Food Webs

Historically, food web research has focused on how local deterministic interactions will influence web structure. Considering food webs in a spatial context, however, provides alternative mechanisms for observed phenomena. When species do not interact, we expect that subdivision will only decrease population sizes and make species more vulnerable to stochasticity. Interacting species, however, can use space as a mechanism ofpersistence and coexistence thereby promoting a more complex food web structure.

Ultimately, the degree to which metacommunity dynamics influence food web properties over local community dynamics will depend on dispersal, patchiness, and the interaction between the two. Spatial subsidies of immigrants or energy can stabilize or destabilize local interactions that would otherwise be determined by environmental factors. Patchiness in the form of environmental heterogeneity will allow for site-specific demography and alternative food web states within patches, though the resultant food web structure will also depend on the rate of dispersal of and colonization by both competitors and their consumers. Lastly, patchi-ness in the form of the size and distribution of habitat patches will influence the extent to which species of varying life histories and dispersal abilities experience subdivision. Together, these factors will influence interactions within and between trophic levels. Where they contribute to the stabilization of local interactions, we expect to see longer food chains or more complex food webs.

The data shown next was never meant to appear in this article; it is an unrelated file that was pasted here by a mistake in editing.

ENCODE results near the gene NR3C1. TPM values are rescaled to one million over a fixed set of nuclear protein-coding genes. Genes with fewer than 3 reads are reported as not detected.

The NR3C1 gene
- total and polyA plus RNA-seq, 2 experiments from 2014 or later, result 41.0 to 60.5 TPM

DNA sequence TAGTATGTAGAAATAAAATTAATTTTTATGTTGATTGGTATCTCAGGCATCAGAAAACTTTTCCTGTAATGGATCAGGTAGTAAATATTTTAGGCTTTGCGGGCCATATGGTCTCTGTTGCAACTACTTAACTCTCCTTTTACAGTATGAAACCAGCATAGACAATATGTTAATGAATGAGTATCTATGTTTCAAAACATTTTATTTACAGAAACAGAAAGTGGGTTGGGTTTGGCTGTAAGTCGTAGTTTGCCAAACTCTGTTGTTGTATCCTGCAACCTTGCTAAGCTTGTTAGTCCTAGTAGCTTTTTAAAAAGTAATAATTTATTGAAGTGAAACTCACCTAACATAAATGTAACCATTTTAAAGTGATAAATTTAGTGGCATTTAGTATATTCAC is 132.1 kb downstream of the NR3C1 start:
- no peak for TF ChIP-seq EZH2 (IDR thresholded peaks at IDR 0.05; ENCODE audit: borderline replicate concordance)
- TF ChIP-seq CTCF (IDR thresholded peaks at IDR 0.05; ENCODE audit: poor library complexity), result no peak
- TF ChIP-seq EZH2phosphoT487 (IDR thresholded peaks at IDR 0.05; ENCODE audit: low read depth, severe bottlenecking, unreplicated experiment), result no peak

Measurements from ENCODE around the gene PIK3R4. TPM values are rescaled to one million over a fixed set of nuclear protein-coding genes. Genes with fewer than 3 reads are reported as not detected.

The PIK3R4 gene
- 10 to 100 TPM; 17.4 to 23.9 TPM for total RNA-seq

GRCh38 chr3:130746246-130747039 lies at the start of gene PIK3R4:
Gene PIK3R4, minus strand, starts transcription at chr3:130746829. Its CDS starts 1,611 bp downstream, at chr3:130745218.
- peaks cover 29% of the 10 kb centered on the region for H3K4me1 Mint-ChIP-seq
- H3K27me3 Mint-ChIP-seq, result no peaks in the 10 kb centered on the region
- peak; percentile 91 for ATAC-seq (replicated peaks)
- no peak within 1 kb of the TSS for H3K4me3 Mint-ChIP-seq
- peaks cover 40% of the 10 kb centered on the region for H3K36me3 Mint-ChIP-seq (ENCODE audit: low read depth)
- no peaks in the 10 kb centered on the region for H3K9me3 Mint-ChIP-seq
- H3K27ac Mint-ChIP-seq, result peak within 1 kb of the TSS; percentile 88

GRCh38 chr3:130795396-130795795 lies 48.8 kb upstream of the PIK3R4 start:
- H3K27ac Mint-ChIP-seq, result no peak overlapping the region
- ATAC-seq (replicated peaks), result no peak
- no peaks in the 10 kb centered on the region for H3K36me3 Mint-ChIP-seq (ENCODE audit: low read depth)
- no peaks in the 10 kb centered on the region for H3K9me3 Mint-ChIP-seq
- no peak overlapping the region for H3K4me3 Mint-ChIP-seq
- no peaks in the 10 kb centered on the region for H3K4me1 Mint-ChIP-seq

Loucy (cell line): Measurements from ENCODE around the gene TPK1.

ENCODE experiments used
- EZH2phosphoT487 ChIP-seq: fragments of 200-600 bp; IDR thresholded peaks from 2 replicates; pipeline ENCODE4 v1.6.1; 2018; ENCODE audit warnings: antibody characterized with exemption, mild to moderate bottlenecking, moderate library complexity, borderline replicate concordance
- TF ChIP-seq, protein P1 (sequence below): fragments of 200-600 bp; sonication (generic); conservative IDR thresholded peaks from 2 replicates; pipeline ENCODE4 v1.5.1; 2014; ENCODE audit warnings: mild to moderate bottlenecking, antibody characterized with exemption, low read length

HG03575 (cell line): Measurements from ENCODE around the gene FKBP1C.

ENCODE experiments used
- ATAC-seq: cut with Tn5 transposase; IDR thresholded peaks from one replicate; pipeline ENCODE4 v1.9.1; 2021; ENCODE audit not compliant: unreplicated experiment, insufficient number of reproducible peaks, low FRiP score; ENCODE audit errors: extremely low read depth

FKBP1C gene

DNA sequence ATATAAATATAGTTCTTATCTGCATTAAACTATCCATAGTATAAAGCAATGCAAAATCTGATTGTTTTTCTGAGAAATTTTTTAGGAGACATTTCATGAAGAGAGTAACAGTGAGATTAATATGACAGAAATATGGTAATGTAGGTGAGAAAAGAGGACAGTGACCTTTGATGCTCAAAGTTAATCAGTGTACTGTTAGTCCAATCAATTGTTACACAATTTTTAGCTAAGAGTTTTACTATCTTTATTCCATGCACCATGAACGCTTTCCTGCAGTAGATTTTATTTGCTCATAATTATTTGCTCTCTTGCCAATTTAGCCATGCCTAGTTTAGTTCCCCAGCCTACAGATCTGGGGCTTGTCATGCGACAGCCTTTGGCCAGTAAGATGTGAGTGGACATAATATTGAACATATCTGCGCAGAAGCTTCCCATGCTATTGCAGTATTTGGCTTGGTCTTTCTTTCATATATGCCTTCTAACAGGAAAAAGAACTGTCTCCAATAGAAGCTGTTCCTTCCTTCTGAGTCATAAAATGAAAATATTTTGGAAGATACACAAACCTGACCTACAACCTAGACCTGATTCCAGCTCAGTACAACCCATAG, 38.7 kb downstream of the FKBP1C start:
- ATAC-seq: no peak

Though there is a long history of seeking to explain food chain length with productivity, recent work has shown that ecosystem size may be a more consistent predictor of chain length. This could be a result of metacommunity dynamics. If a food web is under donor-control, the criteria for the existence of higher trophic levels will become stricter for each succeeding level. If basal species have low colonization and high extinction rates, and their habitat is rare, we might expect short food chains because, by virtue of being dependent on lower trophic levels for resources, each succeeding trophic level must have extinction rates equal to or higher than the previous trophic level. Increasing colonization rates or the number of habitat patches, or decreasing extinction should enhance regional mechanisms of persistence and coexistence, stabilize local interactions, and allow for greater trophic diversity.

Spatial structure can also influence the impact of consumers on their resources. A consumer's ability to optimize energy intake by switching prey and feeding location can dampen fluctuations in prey populations, stabilizing local food webs. Even when predators are not actively selecting prey and habitat, space can create refugia for prey populations and, in some systems, decrease top predator density and allow other predators to coexist. Dispersal by consumers can also link resources and habitats in ways that are detrimental for some prey species. For example, shared predation by a mobile consumer may cause two species that never co-occur locally to exhibit apparent competition, or, oppositely, may facilitate the coexistence of two species that otherwise could not coexist locally. All of these factors affect the stability of local interactions and thus the complexity of the food web.

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